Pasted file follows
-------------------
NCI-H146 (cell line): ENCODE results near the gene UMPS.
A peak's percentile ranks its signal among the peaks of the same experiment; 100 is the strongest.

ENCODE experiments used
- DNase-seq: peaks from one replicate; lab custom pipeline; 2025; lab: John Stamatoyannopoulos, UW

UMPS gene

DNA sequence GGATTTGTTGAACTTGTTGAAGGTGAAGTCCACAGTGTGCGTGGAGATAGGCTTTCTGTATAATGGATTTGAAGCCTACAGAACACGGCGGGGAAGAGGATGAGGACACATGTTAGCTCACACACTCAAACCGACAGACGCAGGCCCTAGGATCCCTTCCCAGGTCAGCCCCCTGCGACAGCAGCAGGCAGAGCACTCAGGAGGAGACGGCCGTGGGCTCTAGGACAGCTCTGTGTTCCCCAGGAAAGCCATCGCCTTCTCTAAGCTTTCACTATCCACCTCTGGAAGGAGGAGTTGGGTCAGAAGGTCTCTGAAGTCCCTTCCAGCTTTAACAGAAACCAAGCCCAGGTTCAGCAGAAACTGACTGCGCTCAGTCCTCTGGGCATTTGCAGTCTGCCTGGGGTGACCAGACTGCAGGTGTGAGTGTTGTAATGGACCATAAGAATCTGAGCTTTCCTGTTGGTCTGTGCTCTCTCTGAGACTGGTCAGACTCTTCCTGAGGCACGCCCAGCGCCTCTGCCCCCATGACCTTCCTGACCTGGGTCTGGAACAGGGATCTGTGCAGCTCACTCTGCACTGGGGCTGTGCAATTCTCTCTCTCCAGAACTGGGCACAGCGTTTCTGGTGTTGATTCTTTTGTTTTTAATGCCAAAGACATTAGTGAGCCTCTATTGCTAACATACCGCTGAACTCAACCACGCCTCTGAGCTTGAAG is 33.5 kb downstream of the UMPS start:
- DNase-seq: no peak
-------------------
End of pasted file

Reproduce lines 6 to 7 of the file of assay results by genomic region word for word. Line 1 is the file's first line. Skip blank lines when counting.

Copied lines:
DNA sequence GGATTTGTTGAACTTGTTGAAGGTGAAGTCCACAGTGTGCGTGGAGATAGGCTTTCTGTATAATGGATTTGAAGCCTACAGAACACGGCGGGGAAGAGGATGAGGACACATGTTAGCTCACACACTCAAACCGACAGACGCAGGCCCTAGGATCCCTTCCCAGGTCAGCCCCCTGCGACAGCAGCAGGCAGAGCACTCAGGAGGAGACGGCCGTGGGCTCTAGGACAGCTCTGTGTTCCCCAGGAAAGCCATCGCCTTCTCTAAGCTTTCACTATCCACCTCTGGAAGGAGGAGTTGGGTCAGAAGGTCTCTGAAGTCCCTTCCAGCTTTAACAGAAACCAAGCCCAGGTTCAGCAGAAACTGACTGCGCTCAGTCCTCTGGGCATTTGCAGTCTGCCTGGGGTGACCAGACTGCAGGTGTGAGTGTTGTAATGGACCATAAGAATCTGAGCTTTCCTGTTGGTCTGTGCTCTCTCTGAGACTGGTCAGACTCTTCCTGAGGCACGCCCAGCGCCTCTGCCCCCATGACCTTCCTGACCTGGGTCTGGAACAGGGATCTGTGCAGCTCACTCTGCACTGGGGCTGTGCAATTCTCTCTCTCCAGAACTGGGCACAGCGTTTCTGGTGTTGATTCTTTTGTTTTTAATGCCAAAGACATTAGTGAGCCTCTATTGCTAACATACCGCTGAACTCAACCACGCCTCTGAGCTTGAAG is 33.5 kb downstream of the UMPS start:
- DNase-seq: no peak